Sunday, April 27, 2008


Fulton Journal
June 7, 1861

Among the most commendable acts of our present able and efficient City Council, not the least is that of fencing the Cemetery.
It had long been a source of mortification to many of our citizens, that within the extensive bounds of the city, no spot consecrated to the burial of the dead could be found where the remains of a departed relative or friend could be deposited with safety.
We think it hard when the force of circumstances makes it necessary to leave the mortal part of one we have loved and cherished to bleach and moulder in the wilds of some far off uninhabited region; and how bitter is the necessity which some times occurs, of committing to the deep sea and its monster inhabitants the once proud casement of a noble heart.
Our better feelings would always prompt us to bestow the last sad office upon the dead in a manner which would imply most fully the affection we entertain for the living. When no absolute necessity for it exists, there is then no excuse for any neglect to pay proper respect to the memory of the departed.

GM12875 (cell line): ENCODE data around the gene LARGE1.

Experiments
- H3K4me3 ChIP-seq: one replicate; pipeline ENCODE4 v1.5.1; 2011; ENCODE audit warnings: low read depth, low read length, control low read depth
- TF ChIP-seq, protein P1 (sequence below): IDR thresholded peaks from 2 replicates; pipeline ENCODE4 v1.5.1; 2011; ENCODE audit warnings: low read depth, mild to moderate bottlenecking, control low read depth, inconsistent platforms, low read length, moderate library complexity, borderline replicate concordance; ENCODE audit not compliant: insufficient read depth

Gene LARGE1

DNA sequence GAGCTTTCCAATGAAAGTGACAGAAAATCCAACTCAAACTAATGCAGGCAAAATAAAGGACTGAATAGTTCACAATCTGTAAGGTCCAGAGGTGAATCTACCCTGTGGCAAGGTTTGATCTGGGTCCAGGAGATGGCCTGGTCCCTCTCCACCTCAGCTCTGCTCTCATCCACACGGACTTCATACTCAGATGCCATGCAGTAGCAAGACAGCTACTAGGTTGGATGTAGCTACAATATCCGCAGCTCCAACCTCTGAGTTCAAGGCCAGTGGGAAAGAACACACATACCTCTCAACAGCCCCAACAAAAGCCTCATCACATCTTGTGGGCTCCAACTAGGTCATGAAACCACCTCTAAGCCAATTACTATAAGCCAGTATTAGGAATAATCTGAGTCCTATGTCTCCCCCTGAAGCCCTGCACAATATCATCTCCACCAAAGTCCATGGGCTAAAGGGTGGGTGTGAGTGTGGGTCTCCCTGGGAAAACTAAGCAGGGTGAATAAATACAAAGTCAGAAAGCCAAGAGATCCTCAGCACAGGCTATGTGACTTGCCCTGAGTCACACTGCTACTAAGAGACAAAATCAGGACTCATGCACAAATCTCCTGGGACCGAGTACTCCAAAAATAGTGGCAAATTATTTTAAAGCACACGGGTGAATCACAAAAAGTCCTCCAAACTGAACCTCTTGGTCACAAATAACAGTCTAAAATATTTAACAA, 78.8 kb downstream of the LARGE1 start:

It must be a matter of gratulation with our citizens that Fulton is at last about to be relieved from the stigma of an unfenced, unadorned and neglected Cemetery. A project was set on foot two years ago, and through it, we believe the necessary funds for fencing the grounds were obtained, but for some reason, satisfactory no doubt to those who assumed the charge of the matter, the fence was never built, and those who contributed have never heard from their money. The Council have now very properly taken hold of the matter, and in a few days the Street Commissioner, Mr. Needbain, will have enclosed the grounds with a neat and substantial fence.
The location is on the highest ground in the city, commanding a view of the Mississippi River, Lyons, Clinton and the country for many miles in extent. If properly improved and beautified it can be made one of the finest Cemeteries in the West. It is to be hoped that those who have friends buried there, will co-operate with our city fathers in the good work they have begun, and that very soon full compensation in the way of improvements will be made for the neglect of the past.